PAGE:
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Inside Sport By Robert Drane Summary

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“There was a time when Billie Jean King was always in the news.” Robert Drane writes about the uphills of women's tennis for Inside Sport. Being a respected tennis athlete as a girl in the 1970s was all but easy, but Billie Jean King demanded the respect she deserved. Drane shows the readers that King altered the way women’s sports were looked at, which led to an even bigger movement in women’s equality. King had always been a huge feminist advocate and Drane writes about her strength as a player and a person. Using logical facts and King’s credibility the article successfully shows how King changed the course of women’s tennis, when it seemed there was no hope.
First, Drane goes on to show the reader that King was highly respected in women's tennis. He states, “After all, she won a total of 12 grand slam singles titles, including six Wimbledons, a total of 39 grand slam titles altogether, and had celebrated rivalries with Margaret Court, Chris Evert, and Martina Navratilova.” She had so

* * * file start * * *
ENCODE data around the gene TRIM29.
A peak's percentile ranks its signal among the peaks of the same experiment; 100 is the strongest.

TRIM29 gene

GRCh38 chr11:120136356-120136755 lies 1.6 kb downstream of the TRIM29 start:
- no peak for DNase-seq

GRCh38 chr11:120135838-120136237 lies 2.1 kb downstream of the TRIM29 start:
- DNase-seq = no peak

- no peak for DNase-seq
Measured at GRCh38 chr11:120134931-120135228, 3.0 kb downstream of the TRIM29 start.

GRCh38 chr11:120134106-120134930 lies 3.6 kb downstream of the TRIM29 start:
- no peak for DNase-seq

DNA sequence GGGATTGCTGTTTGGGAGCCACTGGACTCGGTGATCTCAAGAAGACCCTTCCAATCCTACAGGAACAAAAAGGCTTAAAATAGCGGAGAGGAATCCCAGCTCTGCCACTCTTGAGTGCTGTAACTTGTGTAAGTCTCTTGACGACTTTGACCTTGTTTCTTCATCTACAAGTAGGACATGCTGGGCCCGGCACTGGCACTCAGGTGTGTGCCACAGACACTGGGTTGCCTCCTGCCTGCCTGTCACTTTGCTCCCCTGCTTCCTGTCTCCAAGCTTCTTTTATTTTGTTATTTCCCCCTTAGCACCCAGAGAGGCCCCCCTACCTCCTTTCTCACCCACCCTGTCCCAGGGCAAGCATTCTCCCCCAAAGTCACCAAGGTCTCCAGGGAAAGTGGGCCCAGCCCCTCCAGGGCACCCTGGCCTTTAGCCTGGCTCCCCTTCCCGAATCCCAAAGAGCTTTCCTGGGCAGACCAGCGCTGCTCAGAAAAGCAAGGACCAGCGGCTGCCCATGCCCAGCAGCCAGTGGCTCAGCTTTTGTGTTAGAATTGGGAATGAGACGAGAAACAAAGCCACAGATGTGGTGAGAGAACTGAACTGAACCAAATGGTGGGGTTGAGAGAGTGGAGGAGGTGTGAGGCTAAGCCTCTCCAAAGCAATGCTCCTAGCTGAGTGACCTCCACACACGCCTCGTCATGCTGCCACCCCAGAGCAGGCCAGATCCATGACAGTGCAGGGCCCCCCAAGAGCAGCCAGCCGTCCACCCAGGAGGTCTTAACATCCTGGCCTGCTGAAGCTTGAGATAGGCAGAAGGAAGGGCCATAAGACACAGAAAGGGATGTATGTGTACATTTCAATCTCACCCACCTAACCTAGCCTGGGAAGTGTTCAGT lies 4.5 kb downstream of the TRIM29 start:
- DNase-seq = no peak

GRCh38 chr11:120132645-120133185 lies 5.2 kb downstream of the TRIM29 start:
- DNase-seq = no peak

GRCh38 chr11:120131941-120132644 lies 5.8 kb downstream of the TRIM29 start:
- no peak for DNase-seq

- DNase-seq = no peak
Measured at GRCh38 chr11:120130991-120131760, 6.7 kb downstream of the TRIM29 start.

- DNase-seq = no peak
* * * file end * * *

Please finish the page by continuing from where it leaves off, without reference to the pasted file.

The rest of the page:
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Former Wimbledon champion, Bobby Riggs decided that women's tennis was not worthy of any fame, as he claimed he could beat any of their top players, even at age 55. Drane writes that King was challenged by him in a match, it was a famous match named the battle of the sexes. King knew that losing this match would “set us back 50 years... It would ruin women’s tennis and affect all women’s self-esteem.” After he beat Australia's Margaret Court, he dubbed himself as a “hustler”. King wanted to prove herself and make Riggs ‘eat his words’ as they say. So she did, when she won 6-4, 6-3, 6-3, against Riggs. The event drew 30,500 people and was aired in 37 countries. The stats do not lie, King was a force to be reckoned with and she would not back down when it came to saving her good name and the reputation of women around the
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